I tried putting separate /etc/passwd, /etc/shadow and /etc/group files into /etc/netns/NameSpaceName/ for having separate list of users, but in my quick test that did not work: useradd test inside the namespace fails.


If you don't like custom port you could dual home e.g. macvlan or just add another IP address and listen on the default port on a dedicated IP.

All authentication, shell, subsystem, port forwarding etc is handled by the sshd so I don't have to hack anything else.

It does have drawback of running sshd -i like this, read man sshd look for -i option. You could easily solve it by running a full time sshd inside the namespace and change the forwarding daemon to something like this:

nc --keep-open --sh-exec "exec ip netns exec NameSpaceName nc localhost 22" -l 222

I wonder if mount and/or user namespaces (in addition to network namespaces) could be used to solve it more neatly. I have no experience with those.

There probably are better ways to achieve this, I'd be very interested in what others come up with.

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  • 1
    👍 You can also use inetd/xinetd here to avoid having to start a nc/socat as a daemon. – Stéphane Chazelas Jul 15 '16 at 8:19
  • @Stéphane Chazelas, yes, certainly. In my case I was running the daemon under systemd templated service with multiple name spaces and forwarding to them, so for me ncat made process of starting/stopping individual services easier, but static forwarding or a single namespace xinetd would make more sense. it is worth an edit to include it in the solution. – AnyDev Jul 15 '16 at 8:23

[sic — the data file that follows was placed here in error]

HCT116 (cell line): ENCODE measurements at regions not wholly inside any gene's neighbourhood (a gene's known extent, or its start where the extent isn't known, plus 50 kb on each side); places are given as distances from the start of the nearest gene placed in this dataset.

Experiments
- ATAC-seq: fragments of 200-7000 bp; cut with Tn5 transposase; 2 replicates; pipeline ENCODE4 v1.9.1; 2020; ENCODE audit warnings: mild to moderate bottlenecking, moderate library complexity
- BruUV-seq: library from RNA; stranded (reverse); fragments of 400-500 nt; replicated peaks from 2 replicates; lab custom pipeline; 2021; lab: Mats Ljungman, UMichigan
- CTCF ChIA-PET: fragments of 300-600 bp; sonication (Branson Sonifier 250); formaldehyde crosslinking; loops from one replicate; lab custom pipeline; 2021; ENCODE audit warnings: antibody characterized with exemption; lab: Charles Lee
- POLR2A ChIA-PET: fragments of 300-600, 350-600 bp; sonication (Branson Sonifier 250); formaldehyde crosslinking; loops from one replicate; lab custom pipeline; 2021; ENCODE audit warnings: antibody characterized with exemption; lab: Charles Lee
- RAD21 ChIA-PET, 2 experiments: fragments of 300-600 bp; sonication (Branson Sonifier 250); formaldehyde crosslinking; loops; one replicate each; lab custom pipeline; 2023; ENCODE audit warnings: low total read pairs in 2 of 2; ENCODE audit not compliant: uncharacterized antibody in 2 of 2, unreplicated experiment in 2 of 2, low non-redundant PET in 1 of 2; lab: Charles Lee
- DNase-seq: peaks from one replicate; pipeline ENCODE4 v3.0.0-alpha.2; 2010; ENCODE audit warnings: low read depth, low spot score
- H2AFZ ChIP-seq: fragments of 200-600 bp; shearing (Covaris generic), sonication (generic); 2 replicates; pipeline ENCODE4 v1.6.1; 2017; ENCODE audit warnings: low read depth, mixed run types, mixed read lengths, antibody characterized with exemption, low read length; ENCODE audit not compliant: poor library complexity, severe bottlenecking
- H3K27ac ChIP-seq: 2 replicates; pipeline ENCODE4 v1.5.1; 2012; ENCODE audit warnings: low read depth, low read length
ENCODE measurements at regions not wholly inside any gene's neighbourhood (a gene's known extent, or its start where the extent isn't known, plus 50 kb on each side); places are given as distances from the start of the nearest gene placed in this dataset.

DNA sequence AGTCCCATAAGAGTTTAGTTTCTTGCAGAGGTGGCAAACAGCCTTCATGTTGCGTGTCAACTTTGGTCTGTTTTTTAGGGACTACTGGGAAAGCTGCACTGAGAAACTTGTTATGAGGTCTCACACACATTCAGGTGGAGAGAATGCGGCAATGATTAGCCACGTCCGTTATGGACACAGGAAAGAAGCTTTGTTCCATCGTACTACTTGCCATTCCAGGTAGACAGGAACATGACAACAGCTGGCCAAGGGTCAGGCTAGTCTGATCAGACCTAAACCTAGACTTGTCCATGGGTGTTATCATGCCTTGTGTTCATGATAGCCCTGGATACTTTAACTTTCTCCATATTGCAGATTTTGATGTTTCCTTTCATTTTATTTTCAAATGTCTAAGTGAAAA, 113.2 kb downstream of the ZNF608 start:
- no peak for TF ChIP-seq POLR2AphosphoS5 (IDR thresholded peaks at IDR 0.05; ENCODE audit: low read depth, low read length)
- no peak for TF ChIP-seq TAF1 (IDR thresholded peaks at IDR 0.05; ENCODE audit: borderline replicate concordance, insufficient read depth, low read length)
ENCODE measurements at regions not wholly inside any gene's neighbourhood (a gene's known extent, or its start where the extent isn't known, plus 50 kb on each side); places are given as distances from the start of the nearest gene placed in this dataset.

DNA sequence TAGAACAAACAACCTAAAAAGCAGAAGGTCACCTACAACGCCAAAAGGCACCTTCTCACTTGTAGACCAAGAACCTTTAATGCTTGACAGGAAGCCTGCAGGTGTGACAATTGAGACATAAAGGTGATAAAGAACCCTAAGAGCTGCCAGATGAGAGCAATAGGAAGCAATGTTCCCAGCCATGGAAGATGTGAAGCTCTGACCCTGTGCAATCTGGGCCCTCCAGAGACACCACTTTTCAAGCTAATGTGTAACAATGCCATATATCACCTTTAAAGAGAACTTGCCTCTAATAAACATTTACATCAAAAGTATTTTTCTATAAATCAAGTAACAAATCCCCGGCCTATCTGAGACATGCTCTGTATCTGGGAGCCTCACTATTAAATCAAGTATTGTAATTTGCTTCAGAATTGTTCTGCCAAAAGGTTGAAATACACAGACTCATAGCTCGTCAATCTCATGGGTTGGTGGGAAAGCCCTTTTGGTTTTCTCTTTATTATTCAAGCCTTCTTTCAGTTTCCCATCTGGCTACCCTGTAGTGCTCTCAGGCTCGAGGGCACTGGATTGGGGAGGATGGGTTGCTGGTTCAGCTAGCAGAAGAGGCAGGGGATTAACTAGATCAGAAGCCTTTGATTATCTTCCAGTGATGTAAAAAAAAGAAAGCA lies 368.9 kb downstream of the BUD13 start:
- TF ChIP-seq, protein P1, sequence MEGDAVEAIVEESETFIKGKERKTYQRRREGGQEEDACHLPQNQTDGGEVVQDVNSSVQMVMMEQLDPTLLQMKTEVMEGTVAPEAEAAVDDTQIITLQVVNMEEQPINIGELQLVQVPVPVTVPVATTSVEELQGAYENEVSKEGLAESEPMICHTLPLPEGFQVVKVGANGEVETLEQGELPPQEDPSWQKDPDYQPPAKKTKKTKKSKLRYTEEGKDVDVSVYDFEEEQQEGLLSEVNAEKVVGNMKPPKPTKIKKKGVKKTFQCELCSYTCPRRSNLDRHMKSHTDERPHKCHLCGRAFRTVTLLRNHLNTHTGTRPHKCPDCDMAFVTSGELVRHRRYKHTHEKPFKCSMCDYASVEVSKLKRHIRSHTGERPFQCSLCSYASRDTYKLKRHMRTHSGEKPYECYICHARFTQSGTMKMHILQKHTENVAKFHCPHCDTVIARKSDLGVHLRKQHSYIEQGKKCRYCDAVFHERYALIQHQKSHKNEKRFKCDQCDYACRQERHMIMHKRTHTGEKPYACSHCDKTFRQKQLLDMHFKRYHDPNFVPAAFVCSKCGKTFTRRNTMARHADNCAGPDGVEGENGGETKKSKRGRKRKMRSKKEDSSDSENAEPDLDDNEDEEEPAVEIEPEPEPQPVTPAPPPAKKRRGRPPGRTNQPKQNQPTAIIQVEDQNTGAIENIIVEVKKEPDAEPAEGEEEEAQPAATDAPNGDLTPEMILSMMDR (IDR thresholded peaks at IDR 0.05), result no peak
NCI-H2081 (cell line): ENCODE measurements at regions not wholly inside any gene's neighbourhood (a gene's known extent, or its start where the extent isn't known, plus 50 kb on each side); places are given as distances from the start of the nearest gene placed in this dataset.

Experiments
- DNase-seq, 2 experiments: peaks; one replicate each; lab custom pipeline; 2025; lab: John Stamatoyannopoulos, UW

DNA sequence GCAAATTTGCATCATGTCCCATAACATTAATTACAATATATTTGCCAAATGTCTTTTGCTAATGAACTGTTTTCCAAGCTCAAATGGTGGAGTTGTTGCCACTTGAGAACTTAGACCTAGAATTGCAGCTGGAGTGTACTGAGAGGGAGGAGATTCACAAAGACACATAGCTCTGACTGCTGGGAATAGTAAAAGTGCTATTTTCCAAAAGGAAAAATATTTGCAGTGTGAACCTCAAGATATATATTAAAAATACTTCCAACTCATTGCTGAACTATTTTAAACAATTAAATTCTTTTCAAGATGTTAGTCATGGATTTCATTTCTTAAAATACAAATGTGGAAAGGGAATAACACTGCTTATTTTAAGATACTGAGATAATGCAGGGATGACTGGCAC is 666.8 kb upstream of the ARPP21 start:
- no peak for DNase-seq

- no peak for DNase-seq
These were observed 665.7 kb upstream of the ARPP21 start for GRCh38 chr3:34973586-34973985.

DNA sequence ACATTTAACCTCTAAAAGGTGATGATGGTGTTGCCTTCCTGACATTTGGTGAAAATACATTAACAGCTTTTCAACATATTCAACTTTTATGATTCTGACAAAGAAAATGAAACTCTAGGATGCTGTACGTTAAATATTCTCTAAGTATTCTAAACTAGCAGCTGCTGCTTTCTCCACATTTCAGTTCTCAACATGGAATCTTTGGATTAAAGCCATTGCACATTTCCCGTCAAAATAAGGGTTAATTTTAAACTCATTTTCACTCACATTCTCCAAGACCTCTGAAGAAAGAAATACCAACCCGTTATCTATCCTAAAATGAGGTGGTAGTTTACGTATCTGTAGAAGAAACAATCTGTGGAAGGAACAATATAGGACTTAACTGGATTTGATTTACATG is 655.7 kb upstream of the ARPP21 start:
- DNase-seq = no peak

You can only set a user's shell to the full pathname of a single command, with no args.

If you want to run multiple commands or commands with args then write a shell script, make it executable, and set the user's shell to the script.


printf '#!/bin/sh\n%s\n' 'exec ip netns exec sshns /bin/bash "$@"' > /usr/local/bin/myshell.sh
chmod a+rx /usr/local/bin/myshell.sh
chsh -u user -s /usr/local/bin/myshell.sh

I have no idea if ip netns exec sshns /bin/bash will work or not. I haven't tested that - it doesn't look like a valid command to me, but assuming it's a valid command or you can come up with one that is, using a shell script as a user's shell will work, i tested it with just exec /usr/bin/zsh in the script.

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  • About multiple commands - agree. I've tried and it doesn't work probably because ip netns can be run only as root. Maybe there is some option in OpenSSH? – Marcin Krupowicz Oct 25 '15 at 9:06
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    I have no idea, but then I have no idea what it is you actually want to achieve. Try updating your question with an explanation of what you mean by how to run user's shell in ip namespace. I can't parse any meaning out of that. – cas Oct 25 '15 at 9:11
  • 1
    I think the question would be clear if you knew that "ip netns exec sshns /bin/bash" was a valid command and you knew it does. I want user to have a shell in protected (ip-namespaced) environment. For that ip namespace I have defined firewall rules. – Marcin Krupowicz Oct 25 '15 at 10:47